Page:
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University of Balamand > Academics > Research > Seminars > Samer Annous

'Nativespeakerism' and the Status of Non-native Teachers of English (NNTE) in Lebanon

Thursday, April 12, 2007 from 12:30 to 13:30 at Jacobo Auditorium

SUBMITTED BY: Dr. Samer Annous
Department of English
SEED Program Coordinator
Career Services Center Coordinator
University of Balamand

ABSTRACT: This study tried to identify how much ‘nativespeakerism’ affects the status of Nonnative Teachers of English (NNTE) on the university level in Lebanon. Following a social constructivist approach, the research methods and procedures were basically qualitative. Semi-structured interviews were used with 20 NNTE and 2 administrators from three institutions. In addition, 303 EFL students were surveyed and two focus group discussions were made in order to explore students’ perceptions and preferences for native or non-native teachers.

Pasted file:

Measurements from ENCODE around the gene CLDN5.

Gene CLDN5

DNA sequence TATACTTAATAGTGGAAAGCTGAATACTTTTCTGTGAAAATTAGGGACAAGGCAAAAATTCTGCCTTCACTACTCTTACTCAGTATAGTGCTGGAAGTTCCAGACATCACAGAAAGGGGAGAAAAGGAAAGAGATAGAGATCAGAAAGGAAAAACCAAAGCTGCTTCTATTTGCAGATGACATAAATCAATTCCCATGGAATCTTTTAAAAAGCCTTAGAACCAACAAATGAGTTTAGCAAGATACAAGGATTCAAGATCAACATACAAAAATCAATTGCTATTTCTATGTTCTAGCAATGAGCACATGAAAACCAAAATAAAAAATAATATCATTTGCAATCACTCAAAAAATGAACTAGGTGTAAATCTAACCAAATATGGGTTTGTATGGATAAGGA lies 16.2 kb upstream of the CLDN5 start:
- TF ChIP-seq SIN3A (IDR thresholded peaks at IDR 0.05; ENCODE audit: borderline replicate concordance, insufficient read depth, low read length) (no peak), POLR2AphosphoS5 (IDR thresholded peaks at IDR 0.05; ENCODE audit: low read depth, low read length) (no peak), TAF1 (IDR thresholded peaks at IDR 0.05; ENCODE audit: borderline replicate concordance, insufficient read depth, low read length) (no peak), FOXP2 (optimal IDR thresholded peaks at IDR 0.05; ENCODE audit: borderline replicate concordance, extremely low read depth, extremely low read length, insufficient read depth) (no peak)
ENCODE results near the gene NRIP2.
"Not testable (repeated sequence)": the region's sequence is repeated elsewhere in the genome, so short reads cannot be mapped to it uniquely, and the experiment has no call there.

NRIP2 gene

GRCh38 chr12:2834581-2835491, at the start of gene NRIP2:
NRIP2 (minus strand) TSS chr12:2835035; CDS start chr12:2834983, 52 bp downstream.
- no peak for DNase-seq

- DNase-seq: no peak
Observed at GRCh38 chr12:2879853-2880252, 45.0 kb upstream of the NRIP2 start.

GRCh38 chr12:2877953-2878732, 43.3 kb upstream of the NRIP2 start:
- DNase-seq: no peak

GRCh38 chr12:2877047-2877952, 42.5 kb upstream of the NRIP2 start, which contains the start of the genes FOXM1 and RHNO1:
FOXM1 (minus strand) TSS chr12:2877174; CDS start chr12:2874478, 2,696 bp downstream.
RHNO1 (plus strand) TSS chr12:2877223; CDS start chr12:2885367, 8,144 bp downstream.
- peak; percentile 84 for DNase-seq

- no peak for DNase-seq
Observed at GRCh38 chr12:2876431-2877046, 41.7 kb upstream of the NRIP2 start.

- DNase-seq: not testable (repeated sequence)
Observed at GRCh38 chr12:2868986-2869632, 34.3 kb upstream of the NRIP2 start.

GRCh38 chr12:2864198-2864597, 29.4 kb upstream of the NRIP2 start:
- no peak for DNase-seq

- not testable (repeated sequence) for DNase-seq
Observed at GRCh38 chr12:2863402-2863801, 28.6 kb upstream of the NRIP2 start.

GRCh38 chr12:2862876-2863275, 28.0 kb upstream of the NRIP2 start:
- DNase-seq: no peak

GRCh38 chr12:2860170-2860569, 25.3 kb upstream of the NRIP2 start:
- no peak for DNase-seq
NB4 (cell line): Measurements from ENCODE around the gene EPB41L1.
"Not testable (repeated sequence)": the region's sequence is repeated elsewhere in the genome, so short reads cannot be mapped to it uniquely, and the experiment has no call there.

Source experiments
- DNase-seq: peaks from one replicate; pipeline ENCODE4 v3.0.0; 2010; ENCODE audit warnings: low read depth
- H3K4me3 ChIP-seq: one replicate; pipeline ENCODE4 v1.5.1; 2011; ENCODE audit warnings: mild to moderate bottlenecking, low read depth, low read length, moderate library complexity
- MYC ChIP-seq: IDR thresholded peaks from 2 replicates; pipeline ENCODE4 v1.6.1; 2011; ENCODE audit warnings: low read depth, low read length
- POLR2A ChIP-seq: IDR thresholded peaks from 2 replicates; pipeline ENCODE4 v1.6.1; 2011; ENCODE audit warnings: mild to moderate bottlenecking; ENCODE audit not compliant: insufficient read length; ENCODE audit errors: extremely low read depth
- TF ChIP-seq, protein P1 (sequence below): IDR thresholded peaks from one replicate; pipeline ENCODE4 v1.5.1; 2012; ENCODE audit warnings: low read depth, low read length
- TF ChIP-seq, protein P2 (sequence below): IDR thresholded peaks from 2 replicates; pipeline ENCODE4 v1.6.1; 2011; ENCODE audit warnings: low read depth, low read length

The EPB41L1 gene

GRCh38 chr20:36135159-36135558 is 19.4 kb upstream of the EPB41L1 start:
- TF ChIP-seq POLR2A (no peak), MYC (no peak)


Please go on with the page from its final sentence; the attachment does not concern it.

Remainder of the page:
The findings of the study show that ‘nativespeakerism’ is not the most prevailing theme in the discourse of the NNTE, the administrators, or the students. Other variables that were not reported in previous research seem to influence the NNTE status. ELT was perceived as a semi-profession because NNTE are MA holders and part-timers. The feminization of the ELT profession was also observed. The professional life of NNTE was described from the life cycle perspective and consisted of three stages: honeymoon, maturity, and retirement. Another powerful theme was the recycling of the ‘native speaker fallacy’ by teachers, administrators, and students. Finally, the discourse of NNTE seemed to fluctuate between a native speaker and a non-native speaker space and this in its turn was creating a Third Space.
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